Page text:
All Together Now: Integrating the US Army’s Disparate Air and Missile DefensesApr 26, 2010 08:26 UTC by Defense Industry Daily staff
Interim design review for IBCS completed. (April 26/10)
The US Army awarded a Northrop Grumman-led team a $577 million, 5-year, cost-plus-incentive-fee/ cost-plus-fixed-fee contract to develop the Integrated Air and Missile Defense Battle Command System (IBCS).
Northrop Grumman beat out a team led by Raytheon. The two teams competed in the preliminary design phase of the program.
IBCS is intended to transform the Army’s disparate air and missile defense systems — each with independent sensing, command-and-control and launching capabilities — into an integrated defense capability. The system will enable the Army to manages all of its air and missile defense systems from 1 command-and-control center.
Northrop Grumman’s winning IBCS design is based on a non-proprietary, open architecture approach…
The Northrop Grumman design uses a network-centric system-of-systems approach for integrating sensors, weapons, and battle management command, control, communications and intelligence systems (C4ISR).
It uses common software and creates standard interfaces that will allow soldiers to take advantage of expanded sensor and weapon system combinations through an integrated fire-control network.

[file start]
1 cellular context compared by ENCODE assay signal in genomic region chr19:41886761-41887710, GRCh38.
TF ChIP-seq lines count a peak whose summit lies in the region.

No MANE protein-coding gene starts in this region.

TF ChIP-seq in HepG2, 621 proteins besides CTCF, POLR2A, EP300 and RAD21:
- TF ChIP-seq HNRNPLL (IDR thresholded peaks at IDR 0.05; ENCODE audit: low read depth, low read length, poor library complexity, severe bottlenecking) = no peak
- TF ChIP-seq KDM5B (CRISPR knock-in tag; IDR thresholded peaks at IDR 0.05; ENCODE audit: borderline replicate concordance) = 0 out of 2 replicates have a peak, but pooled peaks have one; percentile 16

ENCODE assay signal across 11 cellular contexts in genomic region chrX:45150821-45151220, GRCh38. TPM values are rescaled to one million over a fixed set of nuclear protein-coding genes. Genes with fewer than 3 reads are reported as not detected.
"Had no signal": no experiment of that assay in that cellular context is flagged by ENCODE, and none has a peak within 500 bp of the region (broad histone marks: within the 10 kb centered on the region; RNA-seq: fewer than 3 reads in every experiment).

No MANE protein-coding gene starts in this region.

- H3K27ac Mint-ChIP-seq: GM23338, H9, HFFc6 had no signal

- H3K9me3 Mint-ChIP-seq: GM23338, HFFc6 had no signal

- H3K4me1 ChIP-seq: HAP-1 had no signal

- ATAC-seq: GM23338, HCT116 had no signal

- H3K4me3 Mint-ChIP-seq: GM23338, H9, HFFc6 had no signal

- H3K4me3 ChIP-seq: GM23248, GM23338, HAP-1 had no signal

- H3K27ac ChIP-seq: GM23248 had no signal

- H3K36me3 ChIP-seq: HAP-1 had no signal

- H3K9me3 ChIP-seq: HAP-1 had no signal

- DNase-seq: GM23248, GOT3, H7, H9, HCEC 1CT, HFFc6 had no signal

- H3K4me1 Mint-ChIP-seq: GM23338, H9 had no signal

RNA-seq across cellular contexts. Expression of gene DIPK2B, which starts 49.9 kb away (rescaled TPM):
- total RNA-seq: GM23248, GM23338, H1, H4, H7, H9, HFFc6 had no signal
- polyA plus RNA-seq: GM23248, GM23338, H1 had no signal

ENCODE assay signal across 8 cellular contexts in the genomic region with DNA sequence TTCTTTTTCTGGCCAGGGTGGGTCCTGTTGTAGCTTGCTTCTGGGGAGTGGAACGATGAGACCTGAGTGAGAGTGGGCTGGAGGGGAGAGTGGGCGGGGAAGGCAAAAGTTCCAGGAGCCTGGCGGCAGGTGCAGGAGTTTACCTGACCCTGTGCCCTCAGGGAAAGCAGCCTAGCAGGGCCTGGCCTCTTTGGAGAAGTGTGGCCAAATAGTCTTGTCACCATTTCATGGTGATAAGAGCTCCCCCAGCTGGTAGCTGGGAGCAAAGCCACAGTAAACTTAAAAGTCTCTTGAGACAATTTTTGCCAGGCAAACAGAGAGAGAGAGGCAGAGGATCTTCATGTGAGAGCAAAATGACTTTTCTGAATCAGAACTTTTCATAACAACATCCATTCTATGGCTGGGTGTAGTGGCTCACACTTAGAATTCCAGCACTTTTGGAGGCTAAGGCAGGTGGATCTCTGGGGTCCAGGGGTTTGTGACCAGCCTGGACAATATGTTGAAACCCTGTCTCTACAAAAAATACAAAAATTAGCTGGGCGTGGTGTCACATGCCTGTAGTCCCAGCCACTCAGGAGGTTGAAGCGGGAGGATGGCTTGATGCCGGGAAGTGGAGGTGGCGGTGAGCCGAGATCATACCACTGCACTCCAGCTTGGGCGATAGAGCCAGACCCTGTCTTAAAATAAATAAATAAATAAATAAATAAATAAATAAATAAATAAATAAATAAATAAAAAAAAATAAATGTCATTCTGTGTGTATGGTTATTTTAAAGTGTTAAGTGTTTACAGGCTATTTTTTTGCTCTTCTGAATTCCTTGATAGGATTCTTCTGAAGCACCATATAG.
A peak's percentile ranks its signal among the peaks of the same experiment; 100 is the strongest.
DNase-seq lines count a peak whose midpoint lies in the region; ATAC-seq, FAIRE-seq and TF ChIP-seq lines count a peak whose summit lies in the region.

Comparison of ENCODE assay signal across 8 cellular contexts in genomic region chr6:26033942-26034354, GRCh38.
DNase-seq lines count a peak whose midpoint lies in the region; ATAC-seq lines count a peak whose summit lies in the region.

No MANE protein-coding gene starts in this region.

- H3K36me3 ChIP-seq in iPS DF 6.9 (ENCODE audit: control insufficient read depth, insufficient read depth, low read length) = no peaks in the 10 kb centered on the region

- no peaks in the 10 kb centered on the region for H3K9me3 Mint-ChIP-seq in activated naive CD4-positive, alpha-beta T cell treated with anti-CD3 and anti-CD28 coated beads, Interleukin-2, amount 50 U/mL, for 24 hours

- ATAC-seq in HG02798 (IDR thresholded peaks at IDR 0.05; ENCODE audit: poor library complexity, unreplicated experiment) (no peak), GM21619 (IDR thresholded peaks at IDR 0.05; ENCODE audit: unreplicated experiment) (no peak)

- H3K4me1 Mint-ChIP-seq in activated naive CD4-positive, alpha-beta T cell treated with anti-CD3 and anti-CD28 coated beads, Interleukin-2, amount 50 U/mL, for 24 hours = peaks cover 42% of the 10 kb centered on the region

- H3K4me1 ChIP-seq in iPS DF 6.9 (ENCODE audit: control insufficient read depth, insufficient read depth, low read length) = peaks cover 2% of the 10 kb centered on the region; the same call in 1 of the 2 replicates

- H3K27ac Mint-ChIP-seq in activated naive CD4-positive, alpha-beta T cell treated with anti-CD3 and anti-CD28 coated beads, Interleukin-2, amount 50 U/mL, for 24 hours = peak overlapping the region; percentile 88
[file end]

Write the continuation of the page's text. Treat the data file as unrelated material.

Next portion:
Northrop Grumman’s team includes heavy hitters Boeing, Lockheed Martin, and Harris, as well as Schafer, nLogic, Numerica, Applied Data Trends, Colsa, Space and Missile Defense Technologies, Cohesion Force, Millenium Engineering and Integration, RhinoCorp, and Tobyhanna Army Depot.
The air and missile defense systems that will be integrated via IBCS include:
- Patriot anti-air missile system,
- Surface-Launched Advanced Medium Range Air-to-Air Missile (SLAMRAAM),
- Joint Land Attack Cruise Missile Defense Elevated Netted Sensor (JLENS),
- Sentinel radar, and (if the U.S. Department of Defense approves)
- Terminal High-Altitude Area Defense (THAAD),
- Medium Extended Air Defense System (MEADS).
It is worth noting that 4 of the systems that IBCS will integrate – Patriot, JLENS, SLAMRAAM, and THAAD – are developed by Raytheon.
The Integrated Air and Missile Defense Project Office, Program Executive Office for Missiles and Space in Huntsville, AL manages the IBCS program. Northrop Grumman will also headquarter its IBCS program in Huntsville and expects to field the IBCS by 2014.